Terminating the Affordable Care Act’s cost-sharing reduction payments to insurers would cause a short-term exit by insurers from the individual insurance marketplaces, but the availability of plans is expected to rebound, according to the Congressional Budget Office.
In a new analysis requested by Democratic leadership in the House of Representatives, CBO and staff from the congressional Joint Committee on Taxation (JCT) examined what would happen if the Trump administration announced by the end of August that it would cease to make cost-sharing reduction payments at the end of 2017.
“About 5% of people live in areas that would have no insurers in the nongroup market by 2018,” according to the analysis published Aug. 15. “By 2020 though, insurers would have observed the operation of markets in many areas under the policy and CBO and JCT expect that more insurers would participate, so people in almost all areas would be able to buy nongroup insurance (as is projected to be the case throughout the next decade under CBO baseline projection).”
However, insurers would be on the hook to cover the payments no longer provided by the government, which means that “participating insurers would raise premiums of ‘silver’ plans to recover the costs.”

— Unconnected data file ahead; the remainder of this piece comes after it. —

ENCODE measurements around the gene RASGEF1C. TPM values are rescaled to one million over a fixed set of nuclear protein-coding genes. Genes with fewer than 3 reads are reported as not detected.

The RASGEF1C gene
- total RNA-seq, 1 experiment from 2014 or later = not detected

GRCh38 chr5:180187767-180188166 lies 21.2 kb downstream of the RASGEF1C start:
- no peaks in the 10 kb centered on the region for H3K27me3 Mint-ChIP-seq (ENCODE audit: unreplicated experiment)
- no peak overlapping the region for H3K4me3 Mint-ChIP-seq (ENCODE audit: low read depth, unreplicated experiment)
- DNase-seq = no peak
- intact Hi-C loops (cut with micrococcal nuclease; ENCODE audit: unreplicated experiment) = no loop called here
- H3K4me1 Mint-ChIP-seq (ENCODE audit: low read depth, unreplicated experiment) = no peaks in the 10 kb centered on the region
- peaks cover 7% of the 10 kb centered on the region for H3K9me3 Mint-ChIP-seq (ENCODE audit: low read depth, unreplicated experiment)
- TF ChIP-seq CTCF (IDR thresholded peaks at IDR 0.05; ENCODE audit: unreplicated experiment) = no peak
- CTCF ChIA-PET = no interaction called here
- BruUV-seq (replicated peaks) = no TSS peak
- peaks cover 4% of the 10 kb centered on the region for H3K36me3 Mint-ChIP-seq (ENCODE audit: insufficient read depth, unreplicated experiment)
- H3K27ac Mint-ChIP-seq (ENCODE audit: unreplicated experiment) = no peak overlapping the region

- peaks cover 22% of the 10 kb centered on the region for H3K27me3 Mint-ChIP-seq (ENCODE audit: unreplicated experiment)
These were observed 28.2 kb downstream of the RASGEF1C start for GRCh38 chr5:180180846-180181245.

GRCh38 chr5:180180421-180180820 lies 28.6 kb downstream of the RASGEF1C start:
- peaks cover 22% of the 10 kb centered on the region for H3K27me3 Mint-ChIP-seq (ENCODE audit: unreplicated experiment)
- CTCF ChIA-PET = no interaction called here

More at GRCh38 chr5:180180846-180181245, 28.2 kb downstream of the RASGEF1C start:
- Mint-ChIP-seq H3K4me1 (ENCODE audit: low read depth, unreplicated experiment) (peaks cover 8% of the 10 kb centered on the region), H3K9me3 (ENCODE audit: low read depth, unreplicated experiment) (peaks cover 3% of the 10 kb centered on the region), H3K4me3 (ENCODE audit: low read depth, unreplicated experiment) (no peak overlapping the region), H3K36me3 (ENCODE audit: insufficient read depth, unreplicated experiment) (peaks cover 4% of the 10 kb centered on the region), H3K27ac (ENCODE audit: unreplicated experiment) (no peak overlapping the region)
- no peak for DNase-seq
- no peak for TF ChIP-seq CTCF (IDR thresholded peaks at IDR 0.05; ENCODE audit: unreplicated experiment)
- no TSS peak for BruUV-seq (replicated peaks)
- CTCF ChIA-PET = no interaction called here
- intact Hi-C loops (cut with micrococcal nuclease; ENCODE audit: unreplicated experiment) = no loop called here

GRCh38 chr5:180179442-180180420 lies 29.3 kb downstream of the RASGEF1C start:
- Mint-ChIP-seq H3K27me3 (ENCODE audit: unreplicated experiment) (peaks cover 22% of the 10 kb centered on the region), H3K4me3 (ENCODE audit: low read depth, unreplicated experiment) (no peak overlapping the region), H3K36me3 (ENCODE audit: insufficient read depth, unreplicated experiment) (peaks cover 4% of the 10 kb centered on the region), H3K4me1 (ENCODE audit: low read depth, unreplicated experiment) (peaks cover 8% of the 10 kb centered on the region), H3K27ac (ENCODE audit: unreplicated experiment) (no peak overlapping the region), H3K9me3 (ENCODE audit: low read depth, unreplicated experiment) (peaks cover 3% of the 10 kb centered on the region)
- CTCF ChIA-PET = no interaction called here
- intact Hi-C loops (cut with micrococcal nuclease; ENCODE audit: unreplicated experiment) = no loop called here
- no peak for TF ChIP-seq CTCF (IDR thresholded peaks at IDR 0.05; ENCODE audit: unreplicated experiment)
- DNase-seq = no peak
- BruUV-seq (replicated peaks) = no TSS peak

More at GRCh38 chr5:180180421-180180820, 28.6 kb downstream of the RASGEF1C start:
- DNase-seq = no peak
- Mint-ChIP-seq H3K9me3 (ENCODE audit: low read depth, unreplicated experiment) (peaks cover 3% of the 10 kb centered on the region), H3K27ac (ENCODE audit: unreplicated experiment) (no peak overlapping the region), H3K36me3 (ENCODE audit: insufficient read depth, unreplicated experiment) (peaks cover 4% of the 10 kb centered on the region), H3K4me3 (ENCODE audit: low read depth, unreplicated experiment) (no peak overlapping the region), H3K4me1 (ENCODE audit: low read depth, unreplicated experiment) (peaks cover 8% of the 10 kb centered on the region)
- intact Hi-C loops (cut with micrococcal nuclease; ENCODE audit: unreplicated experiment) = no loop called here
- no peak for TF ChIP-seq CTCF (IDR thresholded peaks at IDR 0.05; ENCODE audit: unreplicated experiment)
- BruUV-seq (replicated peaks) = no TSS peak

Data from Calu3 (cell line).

Gross premiums for silver plans “would be 20% higher in 2018 and 25% by 2020,” pushing higher premium tax credits and increasing the federal deficit by $194 billion from 2017 through 2026,” the report states. “Most people would pay net premiums (after accounting for premium tax credits) for nongroup insurance throughout the next decade that were similar to or less than what they would pay otherwise.”
The percentage of people facing a “slight increases” would be higher during the next 2 years, they pointed out.
The number of uninsured would be slightly higher in 2018 (about 1 million more uninsured) but then would be slightly lower starting in 2020 (about 1 million less each year).
Should the administration end cost-sharing reduction payments in 2017, those eligible for tax credits who have annual incomes 200%-400% of the federal poverty level would use their subsidies to purchase either gold or bronze plans, with silver plans going almost exclusively to people eligible for cost-sharing reductions (100%-200% of the poverty line).